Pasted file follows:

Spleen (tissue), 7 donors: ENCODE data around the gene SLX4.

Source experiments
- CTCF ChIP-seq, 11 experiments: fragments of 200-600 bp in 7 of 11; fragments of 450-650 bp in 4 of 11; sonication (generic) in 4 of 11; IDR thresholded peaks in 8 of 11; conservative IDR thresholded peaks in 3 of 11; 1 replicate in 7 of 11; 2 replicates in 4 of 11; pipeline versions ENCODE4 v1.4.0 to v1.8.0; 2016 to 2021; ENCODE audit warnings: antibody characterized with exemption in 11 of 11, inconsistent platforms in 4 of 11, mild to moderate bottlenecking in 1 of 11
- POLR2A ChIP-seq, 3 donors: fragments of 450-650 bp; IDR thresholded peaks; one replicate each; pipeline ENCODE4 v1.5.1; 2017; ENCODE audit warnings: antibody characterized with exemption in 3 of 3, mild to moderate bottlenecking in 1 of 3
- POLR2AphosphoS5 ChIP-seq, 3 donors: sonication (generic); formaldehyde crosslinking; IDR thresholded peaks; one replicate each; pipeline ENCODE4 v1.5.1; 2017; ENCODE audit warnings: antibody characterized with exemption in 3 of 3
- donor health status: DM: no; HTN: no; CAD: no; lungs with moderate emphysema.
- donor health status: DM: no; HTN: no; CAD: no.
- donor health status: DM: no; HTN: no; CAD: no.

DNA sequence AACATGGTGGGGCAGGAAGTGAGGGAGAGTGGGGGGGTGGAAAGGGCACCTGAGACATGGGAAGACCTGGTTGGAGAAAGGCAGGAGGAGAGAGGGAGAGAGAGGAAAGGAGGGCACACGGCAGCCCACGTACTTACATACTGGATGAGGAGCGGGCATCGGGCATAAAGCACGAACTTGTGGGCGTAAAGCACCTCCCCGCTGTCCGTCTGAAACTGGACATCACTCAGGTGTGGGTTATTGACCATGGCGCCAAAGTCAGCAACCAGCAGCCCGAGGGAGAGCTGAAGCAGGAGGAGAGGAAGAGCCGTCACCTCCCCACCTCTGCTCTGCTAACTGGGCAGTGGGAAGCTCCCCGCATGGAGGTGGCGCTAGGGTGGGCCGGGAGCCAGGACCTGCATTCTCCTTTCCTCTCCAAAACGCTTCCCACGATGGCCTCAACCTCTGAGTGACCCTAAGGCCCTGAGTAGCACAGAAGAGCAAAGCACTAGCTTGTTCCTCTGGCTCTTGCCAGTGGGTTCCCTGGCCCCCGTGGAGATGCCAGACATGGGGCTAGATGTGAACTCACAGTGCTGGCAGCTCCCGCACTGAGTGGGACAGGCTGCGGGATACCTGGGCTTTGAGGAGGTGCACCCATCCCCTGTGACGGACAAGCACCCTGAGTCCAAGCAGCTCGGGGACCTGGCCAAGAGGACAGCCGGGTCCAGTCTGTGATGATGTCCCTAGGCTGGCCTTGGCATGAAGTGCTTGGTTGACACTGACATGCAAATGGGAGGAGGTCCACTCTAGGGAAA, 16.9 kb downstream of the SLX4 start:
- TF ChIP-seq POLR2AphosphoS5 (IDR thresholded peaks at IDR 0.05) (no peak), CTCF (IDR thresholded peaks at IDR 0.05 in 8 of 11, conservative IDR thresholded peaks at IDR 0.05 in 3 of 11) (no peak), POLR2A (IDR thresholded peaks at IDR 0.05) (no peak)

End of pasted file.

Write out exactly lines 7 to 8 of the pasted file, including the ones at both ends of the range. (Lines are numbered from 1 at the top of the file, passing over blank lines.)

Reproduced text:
- donor health status: DM: no; HTN: no; CAD: no.
- donor health status: DM: no; HTN: no; CAD: no.